Orlando, Fla. — Mitt Romney opened a commanding lead in Florida Sunday, driving his rivals to start shifting their sights to other states as more suitable battlegrounds to keep challenging him for the Republican presidential nomination.
Three new polls showed the former Massachusetts governor seizing a double-digit lead over his nearest competitor, former House speaker Newt Gingrich, in Florida, where voting will end on Tuesday.
Rep. Ron Paul of Texas and former Sen. Rick Santorum of Pennsylvania trailed far behind, with little hope of victory in a state where the winner will take all 50 delegates, and the rest will get nothing.
Gingrich planned to barnstorm the state by air Monday in a primary-eve push to close the gap. But he also looked past the likely loss on Tuesday, insisting the anti-Romney vote eventually will coalesce around him. "We will go all the way to the convention," he said Sunday.
Santorum, who suspended campaigning to be at the hospital bedside of an ailing 3-year-old daughter, sent surrogates to Florida. Rather than return to the state, he announced new plans to campaign instead in four other states Monday and Tuesday.
And Paul, who already abandoned Florida, wrapped up two days of campaigning in Maine, which also holds caucuses on Feb. 4. "I think that's a real good place for us to break through," he said Sunday.
Romney opened his big lead in Florida as Gingrich's bounce off a win in South Carolina evaporated.
Romney led Gingrich by 42-27 in a new NBC-Marist poll, one of three polls with similar margins. Santorum had 16 percent and Paul had 11 percent.
"Mitt Romney has shored up support among his key backers while cutting his losses among Tea Party voters," said Lee Miringoff, director of The Marist College Institute for Public Opinion. "The net effect is that he is in the driver's seat as Tuesday's primary approaches."
The survey found that the last debate Thursday evening did nothing to help either of the top two candidates. Romney lost 3 percentage points after the showdown, and Gingrich lost 4 points.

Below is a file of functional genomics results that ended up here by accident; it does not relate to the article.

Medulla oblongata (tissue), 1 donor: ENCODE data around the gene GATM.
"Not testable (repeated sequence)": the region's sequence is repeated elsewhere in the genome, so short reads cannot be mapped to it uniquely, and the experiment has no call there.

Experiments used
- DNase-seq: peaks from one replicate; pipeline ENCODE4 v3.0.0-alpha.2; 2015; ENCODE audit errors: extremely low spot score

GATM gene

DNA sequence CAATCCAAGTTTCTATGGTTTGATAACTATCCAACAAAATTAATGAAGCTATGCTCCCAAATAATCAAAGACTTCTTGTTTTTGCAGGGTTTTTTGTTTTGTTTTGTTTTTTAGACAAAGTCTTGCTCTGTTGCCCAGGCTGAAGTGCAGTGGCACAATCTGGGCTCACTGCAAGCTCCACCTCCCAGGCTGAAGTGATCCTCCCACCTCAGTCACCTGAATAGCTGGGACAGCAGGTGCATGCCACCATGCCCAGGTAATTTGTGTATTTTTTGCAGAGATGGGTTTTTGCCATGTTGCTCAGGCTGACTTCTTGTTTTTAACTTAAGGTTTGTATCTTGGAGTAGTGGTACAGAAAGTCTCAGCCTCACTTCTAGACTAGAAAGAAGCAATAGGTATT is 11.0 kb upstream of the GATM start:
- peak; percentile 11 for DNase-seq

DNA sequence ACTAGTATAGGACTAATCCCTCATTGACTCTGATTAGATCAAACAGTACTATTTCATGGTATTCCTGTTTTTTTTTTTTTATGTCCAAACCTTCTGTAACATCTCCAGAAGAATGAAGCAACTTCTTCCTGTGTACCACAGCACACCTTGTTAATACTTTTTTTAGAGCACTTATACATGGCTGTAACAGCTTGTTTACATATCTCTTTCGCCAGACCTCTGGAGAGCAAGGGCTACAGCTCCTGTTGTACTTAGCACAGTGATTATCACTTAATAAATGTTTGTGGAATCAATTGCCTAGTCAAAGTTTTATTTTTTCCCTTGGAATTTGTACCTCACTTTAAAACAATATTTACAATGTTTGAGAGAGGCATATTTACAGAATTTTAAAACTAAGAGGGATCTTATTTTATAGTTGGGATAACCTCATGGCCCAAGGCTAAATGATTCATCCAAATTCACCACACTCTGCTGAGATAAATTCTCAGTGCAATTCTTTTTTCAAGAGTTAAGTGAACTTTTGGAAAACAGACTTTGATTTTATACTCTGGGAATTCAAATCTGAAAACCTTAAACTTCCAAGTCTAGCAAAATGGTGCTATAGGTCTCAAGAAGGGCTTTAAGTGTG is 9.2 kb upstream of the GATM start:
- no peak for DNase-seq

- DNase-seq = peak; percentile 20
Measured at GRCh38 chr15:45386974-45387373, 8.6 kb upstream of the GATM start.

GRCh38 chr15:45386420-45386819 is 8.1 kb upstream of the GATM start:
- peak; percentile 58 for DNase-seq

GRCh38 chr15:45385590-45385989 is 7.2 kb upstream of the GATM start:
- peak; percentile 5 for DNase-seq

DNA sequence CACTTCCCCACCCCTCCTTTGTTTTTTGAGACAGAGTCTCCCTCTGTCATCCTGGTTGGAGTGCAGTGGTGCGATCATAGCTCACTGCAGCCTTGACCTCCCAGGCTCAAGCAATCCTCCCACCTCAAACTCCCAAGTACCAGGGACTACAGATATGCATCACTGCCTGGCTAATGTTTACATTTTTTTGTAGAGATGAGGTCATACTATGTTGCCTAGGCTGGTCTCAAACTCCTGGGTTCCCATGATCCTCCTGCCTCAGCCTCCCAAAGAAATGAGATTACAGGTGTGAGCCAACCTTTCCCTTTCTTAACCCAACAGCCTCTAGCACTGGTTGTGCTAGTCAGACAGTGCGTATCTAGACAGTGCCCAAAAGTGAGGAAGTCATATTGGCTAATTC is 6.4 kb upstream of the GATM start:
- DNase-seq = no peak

The only candidate who did gain was Santorum, his support jumping 5 points after the debate.
Gingrich blamed the deluge of ads aired by Romney and a pro-Romney political action committee.
"He has a basic policy of carpet-bombing his opponent. He doesn't try to build up Mitt Romney. He just tries to tear down whoever he's running against, and it has an effect," Gingrich said on "Fox News Sunday." "And we are in a very tough campaign down here."
Romney countered that Gingrich lost support in Florida because voters got a good look at him, particularly in two debates in the state.
"The reason Speaker Gingrich has been having a hard time in Florida is the people of Florida have watched the debates and listened to the speaker, have listened to the other candidates and have said, 'You know what? Mitt Romney's the guy we're gonna support,'" Romney said in Naples, Fla.
After attending church in Lutz, Fla., Gingrich said he'll press on through the spring.
"This is going to be a straight-out contest for the next four or five months," he said. "This debate is going to go on."
He said Romney has not yet proven he can rally the Republican Party.
"He hasn't won the majority of votes in any primary," Gingrich told reporters. "The clearer we are about a pro-abortion, pro-gun-control, pro-tax-increase Massachusetts moderate, the less likely it is that he's going to win a majority anywhere."
Appearing later before more than 1,000 people at The Villages at Lake Sumter Landing, Gingrich pitched his appeal to the anti-Washington mood, citing the support of Michael Reagan, Ronald Reagan's son, and kind words from 2008 GOP vice presidential nominee Sarah Palin.
"The Washington establishment is coming unglued," he said.
"They should be. I am not running for president to manage the decay of the United States to the satisfaction of the establishment," he said, "and I am not running for president of the United States to make the Wall Street elite and the Washington elite happy."
Santorum spent the day in Philadelphia, where his daughter was hospitalized late Saturday. Isabella Santorum, known as Bella, has a genetic condition called Trisomy 18, which causes mental and physical problems. Half of newborns with the condition do not survive their first week. Some make it to their teens, but often with serious medical and developmental problems, according to the U.S. National Library of Medicine.
Santorum aides initially said he would return to Florida when possible. But his campaign announced late Sunday that he will instead travel Monday and Tuesday to Missouri, Minnesota and Colorado, which hold caucuses on Feb. 7, and Nevada.
Paul said he was encouraged by enthusiastic audiences in Maine, though he also took a veiled shot at Romney's better financed TV campaign.
"It is a rough road, but the rough road isn't ... presenting our case," he said on CNN's "State of the Union."
"The rough road is competing with, you know, establishment money, the big money. ... We can raise those millions, but we can't compete with tens of millions of dollars for each individual state. And that's what, you know, came up in Florida. You need a lot of money.
"We're going to stay in and see what comes of it. And who knows what will come of the other two candidates. You know, there's been lots of ups and downs. So maybe there will be some downs and we might be able to pick up the pieces."
(Diana Moskovitz of the Miami Herald contributed.)